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KingPriest2
10-14-2004, 12:32 PM
Having a healthy relationship with the media


By Andy Reid
Special to NFL.com


(Oct. 14, 2004) -- When I was hired as the head coach of the Philadelphia Eagles in 1999, I understood that one of the roles was to meet the media on a regular basis and to have a good relationship with them. I have been with this media into my sixth year now and I like and respect the job they do.

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It is a very hard job to be a member of the media. Philadelphia is a very competitive field, so I understand where they are coming from.

I do not know what kind of reputation the Philadelphia media has nationally, but I have found them to be a group that generally shoots you straight. If you are doing well, they normally give you a pat on the back. If not, they let you know it. And I am fine with that.

Back in 1999 the media was tough. They had high expectations and were not quite sure what I was all about. They were going to beat me up a little bit to feel me out. It was part of the growing process we all had together.

When you are a head coach in the National Football League, having a good relationship with the media is one of your biggest challenges because it is not part of being the football coach. It is a separate identity. A coach is not trained to work with the media. You are trained to coach football players, so you have to go out and learn the process and learn the ropes.


Andy Reid's successful teams and his attitude have made him a media favorite in Philly.
There is a balance you have to create between the locker room and the media. You want to make sure you shoot the media straight, but you also want to make sure you shoot the players straight. Striking that balance is very critical. If you are telling the media one thing and telling the players something else, that can be an unhealthy situation.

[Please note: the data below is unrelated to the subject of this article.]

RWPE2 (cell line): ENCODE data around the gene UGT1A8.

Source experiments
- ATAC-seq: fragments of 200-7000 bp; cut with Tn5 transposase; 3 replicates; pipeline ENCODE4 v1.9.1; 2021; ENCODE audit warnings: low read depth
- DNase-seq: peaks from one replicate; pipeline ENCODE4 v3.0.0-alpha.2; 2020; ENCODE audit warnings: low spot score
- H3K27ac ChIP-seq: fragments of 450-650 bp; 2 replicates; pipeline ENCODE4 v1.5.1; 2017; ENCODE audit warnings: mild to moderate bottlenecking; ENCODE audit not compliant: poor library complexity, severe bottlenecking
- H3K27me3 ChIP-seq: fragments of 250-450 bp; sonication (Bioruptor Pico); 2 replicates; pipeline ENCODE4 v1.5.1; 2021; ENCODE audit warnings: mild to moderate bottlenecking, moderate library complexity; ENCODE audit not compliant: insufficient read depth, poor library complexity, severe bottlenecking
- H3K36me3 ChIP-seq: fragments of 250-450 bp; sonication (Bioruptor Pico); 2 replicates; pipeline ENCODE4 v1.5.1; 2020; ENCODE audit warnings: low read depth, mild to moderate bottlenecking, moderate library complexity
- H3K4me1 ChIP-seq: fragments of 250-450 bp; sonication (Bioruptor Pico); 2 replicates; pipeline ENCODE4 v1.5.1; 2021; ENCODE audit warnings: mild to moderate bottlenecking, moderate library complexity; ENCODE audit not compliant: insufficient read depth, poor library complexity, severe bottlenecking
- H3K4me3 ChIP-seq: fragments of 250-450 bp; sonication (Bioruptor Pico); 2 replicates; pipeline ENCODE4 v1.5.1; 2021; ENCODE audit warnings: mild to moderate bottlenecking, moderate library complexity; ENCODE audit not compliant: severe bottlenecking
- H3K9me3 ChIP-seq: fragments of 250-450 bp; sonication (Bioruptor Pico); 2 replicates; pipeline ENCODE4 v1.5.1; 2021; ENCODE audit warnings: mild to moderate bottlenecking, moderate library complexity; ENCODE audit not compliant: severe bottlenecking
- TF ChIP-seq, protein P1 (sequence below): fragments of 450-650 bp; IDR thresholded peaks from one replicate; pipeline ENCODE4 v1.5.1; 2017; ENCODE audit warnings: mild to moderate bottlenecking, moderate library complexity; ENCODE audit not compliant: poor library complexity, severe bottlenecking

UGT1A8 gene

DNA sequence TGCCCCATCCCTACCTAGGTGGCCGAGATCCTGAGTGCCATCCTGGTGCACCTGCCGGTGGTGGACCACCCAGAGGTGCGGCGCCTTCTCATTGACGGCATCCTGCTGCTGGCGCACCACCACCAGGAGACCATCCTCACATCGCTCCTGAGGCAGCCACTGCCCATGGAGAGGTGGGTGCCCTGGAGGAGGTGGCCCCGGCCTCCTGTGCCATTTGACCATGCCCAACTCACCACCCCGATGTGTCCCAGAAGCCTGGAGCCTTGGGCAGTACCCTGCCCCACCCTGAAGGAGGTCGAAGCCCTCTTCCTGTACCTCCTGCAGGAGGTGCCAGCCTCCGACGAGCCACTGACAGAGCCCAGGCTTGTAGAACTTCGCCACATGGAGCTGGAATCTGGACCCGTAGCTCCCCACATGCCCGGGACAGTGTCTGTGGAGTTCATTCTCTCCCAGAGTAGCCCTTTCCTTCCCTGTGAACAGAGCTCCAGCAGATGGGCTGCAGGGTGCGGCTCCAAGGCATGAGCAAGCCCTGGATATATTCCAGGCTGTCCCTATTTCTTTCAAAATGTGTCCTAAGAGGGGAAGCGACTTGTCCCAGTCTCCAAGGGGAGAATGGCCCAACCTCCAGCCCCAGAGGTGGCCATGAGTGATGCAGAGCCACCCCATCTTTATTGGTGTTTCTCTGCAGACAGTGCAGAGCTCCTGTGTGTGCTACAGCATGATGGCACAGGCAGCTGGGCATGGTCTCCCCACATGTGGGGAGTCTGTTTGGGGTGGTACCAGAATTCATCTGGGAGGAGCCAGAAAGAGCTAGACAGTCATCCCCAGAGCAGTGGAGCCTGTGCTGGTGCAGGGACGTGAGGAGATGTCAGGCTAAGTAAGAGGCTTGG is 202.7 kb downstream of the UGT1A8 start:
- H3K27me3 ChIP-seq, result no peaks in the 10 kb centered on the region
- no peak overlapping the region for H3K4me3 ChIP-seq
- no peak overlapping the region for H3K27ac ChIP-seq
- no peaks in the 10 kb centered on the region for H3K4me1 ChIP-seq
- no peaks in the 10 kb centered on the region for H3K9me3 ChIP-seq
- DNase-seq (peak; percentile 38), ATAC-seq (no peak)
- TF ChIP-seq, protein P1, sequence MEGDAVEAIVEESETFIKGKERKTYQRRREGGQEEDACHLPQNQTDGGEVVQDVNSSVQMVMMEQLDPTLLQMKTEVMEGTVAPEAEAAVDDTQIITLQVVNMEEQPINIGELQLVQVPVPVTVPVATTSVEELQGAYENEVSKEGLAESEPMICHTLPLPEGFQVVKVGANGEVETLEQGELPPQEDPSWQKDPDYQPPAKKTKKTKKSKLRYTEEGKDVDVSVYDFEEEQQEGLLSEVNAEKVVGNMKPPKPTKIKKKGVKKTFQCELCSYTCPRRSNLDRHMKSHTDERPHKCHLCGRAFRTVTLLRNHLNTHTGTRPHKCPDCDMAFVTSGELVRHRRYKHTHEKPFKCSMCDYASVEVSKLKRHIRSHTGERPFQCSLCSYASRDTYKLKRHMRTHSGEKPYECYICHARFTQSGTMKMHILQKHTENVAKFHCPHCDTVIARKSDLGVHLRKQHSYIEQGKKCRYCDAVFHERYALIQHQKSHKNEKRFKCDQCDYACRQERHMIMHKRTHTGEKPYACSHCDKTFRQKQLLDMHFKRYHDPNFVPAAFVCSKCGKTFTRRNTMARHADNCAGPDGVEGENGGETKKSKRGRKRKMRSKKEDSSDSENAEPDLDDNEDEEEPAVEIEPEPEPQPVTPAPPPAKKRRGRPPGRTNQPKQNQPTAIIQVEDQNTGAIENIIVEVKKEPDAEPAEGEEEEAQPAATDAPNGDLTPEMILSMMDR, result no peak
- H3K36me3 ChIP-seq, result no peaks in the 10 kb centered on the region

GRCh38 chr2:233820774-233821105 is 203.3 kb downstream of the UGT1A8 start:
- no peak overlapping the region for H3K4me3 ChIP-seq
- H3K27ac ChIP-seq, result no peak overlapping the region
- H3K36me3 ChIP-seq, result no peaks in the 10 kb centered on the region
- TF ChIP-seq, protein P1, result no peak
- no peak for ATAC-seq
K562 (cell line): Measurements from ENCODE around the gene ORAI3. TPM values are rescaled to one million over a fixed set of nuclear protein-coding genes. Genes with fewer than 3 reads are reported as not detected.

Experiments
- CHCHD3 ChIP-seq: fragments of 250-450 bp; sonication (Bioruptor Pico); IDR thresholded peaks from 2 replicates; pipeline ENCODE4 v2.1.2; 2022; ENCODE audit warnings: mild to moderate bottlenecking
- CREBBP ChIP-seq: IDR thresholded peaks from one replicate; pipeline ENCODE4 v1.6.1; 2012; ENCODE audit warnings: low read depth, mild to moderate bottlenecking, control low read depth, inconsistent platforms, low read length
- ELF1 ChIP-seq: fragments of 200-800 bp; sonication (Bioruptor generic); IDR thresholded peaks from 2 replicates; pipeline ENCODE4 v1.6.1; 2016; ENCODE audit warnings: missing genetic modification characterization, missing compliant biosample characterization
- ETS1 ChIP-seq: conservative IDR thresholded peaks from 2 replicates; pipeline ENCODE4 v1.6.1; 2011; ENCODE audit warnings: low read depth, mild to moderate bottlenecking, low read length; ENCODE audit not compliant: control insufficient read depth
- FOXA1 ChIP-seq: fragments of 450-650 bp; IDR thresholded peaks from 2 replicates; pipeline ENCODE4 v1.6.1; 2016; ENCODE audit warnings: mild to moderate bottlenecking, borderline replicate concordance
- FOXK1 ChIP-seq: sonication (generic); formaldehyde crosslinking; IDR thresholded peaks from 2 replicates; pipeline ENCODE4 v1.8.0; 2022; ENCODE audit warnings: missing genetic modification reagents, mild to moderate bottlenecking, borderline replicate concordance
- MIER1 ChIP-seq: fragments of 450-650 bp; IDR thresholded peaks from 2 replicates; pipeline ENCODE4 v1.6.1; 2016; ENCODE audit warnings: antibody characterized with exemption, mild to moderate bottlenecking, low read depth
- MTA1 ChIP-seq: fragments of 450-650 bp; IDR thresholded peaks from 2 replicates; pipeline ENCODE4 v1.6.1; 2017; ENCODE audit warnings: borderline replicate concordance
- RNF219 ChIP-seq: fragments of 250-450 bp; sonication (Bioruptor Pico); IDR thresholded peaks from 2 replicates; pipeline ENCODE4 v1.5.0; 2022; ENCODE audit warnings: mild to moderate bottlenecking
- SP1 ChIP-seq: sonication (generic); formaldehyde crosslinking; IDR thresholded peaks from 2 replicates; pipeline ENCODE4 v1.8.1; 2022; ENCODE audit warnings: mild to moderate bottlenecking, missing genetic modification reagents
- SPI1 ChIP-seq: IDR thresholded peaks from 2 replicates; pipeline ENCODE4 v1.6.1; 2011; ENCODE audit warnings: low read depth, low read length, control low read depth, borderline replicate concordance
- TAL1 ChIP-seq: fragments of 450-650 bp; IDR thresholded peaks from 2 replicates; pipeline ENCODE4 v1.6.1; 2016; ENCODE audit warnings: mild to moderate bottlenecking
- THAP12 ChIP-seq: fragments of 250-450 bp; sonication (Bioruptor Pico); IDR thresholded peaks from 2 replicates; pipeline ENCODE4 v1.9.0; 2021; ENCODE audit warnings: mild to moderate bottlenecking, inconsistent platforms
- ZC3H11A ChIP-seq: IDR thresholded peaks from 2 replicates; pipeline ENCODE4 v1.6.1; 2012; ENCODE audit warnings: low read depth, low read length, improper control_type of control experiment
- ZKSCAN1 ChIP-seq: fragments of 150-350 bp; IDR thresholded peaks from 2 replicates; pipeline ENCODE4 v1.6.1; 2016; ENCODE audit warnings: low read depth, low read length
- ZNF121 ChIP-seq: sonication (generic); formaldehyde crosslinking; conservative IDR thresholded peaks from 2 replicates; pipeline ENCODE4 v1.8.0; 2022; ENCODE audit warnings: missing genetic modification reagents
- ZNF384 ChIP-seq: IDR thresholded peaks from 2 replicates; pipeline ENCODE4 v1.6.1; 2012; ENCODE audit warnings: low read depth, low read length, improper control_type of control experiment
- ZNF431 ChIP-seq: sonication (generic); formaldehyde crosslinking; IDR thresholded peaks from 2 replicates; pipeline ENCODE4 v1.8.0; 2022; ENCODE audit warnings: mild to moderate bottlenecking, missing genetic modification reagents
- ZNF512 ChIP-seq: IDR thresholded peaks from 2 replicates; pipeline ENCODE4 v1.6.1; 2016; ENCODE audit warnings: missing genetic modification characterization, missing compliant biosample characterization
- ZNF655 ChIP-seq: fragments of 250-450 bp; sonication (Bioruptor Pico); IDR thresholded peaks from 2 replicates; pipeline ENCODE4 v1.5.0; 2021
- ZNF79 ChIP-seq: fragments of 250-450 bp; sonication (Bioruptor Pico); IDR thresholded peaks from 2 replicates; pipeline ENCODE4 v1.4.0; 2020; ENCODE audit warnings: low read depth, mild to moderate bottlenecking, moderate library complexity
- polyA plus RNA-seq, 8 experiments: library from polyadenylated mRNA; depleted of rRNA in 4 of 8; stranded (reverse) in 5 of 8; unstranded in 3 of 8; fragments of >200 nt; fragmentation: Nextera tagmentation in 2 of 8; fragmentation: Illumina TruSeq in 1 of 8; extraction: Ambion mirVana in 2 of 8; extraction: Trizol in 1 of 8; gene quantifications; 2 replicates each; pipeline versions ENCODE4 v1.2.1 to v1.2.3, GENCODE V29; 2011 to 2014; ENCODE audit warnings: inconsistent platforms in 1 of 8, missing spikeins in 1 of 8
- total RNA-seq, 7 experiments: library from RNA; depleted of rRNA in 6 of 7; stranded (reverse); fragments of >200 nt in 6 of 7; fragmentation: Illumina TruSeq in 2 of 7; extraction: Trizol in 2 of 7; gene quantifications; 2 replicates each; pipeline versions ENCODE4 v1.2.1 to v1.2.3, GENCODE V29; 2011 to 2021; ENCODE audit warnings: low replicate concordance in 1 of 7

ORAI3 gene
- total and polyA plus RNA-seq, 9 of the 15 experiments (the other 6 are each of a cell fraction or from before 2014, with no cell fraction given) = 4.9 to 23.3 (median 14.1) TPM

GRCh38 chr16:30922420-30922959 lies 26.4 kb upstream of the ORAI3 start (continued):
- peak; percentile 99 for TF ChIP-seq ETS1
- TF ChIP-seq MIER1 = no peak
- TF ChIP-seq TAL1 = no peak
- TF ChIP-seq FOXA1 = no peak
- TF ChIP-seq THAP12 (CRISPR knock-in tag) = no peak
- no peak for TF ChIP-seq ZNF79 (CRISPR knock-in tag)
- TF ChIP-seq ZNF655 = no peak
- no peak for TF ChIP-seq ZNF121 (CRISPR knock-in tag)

I will never hang a player out to the media. It doesn't do any good. It is one of my philosophies in life, whether it is football or not. If I have a problem with somebody, I deal with that problem face to face. I will not change that approach whether it is my son, somebody in the organization, a player or a member of the media. If I have a problem, I am going to talk to you and try to get an answer.

My approach during a press conference is very business like. This is the media's business, their livelihood. It is not the Gong Show. Come into a press conference with a story for the media, however small it might be. Give it to them and give them an opportunity to ask questions. I do not turn their questions into a joke. I answer them to the best of my ability. They have deadlines to meet. They are not there to mess around.

The media has changed since I became the head coach here. There is so much -- the Internet, all of the radio stations and the television coverage. I understand that I need a coach to help me with the media, to deal with the enormous volume of stories that are out there. That is where Derek Boyko, our director of media relations, comes in. He gives me a heads up on everything that is out there. I am normally not surprised when I go into the many different media obligations. I know the stories that are out there. I know what people are saying and I have a general idea of what kind of questions might be asked.

Dealing with the media is an important part of my job and I will always respect that.

J Diddy
10-14-2004, 01:07 PM
Okay, cool, um, but who cares?